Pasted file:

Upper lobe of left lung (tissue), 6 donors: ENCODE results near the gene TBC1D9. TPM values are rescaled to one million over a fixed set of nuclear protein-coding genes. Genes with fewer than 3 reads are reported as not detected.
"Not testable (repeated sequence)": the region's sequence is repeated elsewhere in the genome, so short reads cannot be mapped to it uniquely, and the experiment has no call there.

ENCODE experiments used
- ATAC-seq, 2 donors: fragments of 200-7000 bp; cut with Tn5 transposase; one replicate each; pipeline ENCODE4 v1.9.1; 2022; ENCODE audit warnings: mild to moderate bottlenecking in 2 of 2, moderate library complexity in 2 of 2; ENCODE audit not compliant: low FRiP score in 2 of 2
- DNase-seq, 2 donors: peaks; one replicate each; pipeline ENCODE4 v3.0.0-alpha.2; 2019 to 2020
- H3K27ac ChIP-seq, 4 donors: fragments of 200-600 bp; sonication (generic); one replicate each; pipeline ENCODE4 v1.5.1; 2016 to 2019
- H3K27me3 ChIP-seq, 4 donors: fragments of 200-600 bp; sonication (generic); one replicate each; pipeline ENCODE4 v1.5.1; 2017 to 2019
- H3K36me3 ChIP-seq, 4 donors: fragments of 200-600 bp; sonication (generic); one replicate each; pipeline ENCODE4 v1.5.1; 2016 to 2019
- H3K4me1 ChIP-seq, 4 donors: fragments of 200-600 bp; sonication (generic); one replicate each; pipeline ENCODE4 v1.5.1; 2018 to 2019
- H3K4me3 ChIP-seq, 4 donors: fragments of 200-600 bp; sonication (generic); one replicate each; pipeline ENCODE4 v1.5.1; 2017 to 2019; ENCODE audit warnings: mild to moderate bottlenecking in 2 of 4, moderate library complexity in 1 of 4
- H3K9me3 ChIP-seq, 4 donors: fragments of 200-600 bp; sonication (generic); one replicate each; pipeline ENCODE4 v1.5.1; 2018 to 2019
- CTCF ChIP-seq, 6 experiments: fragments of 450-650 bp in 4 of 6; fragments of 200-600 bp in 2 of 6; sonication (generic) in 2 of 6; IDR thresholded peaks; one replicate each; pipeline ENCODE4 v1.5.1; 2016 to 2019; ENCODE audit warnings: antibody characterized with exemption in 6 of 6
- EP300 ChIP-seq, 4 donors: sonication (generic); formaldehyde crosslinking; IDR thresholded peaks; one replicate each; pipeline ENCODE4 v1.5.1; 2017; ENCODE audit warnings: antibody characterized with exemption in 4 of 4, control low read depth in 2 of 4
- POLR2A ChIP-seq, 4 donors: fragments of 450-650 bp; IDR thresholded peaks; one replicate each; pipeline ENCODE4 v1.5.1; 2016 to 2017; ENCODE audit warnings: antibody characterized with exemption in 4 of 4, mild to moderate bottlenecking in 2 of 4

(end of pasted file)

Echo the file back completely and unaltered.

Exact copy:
Upper lobe of left lung (tissue), 6 donors: ENCODE results near the gene TBC1D9. TPM values are rescaled to one million over a fixed set of nuclear protein-coding genes. Genes with fewer than 3 reads are reported as not detected.
"Not testable (repeated sequence)": the region's sequence is repeated elsewhere in the genome, so short reads cannot be mapped to it uniquely, and the experiment has no call there.

ENCODE experiments used
- ATAC-seq, 2 donors: fragments of 200-7000 bp; cut with Tn5 transposase; one replicate each; pipeline ENCODE4 v1.9.1; 2022; ENCODE audit warnings: mild to moderate bottlenecking in 2 of 2, moderate library complexity in 2 of 2; ENCODE audit not compliant: low FRiP score in 2 of 2
- DNase-seq, 2 donors: peaks; one replicate each; pipeline ENCODE4 v3.0.0-alpha.2; 2019 to 2020
- H3K27ac ChIP-seq, 4 donors: fragments of 200-600 bp; sonication (generic); one replicate each; pipeline ENCODE4 v1.5.1; 2016 to 2019
- H3K27me3 ChIP-seq, 4 donors: fragments of 200-600 bp; sonication (generic); one replicate each; pipeline ENCODE4 v1.5.1; 2017 to 2019
- H3K36me3 ChIP-seq, 4 donors: fragments of 200-600 bp; sonication (generic); one replicate each; pipeline ENCODE4 v1.5.1; 2016 to 2019
- H3K4me1 ChIP-seq, 4 donors: fragments of 200-600 bp; sonication (generic); one replicate each; pipeline ENCODE4 v1.5.1; 2018 to 2019
- H3K4me3 ChIP-seq, 4 donors: fragments of 200-600 bp; sonication (generic); one replicate each; pipeline ENCODE4 v1.5.1; 2017 to 2019; ENCODE audit warnings: mild to moderate bottlenecking in 2 of 4, moderate library complexity in 1 of 4
- H3K9me3 ChIP-seq, 4 donors: fragments of 200-600 bp; sonication (generic); one replicate each; pipeline ENCODE4 v1.5.1; 2018 to 2019
- CTCF ChIP-seq, 6 experiments: fragments of 450-650 bp in 4 of 6; fragments of 200-600 bp in 2 of 6; sonication (generic) in 2 of 6; IDR thresholded peaks; one replicate each; pipeline ENCODE4 v1.5.1; 2016 to 2019; ENCODE audit warnings: antibody characterized with exemption in 6 of 6
- EP300 ChIP-seq, 4 donors: sonication (generic); formaldehyde crosslinking; IDR thresholded peaks; one replicate each; pipeline ENCODE4 v1.5.1; 2017; ENCODE audit warnings: antibody characterized with exemption in 4 of 4, control low read depth in 2 of 4
- POLR2A ChIP-seq, 4 donors: fragments of 450-650 bp; IDR thresholded peaks; one replicate each; pipeline ENCODE4 v1.5.1; 2016 to 2017; ENCODE audit warnings: antibody characterized with exemption in 4 of 4, mild to moderate bottlenecking in 2 of 4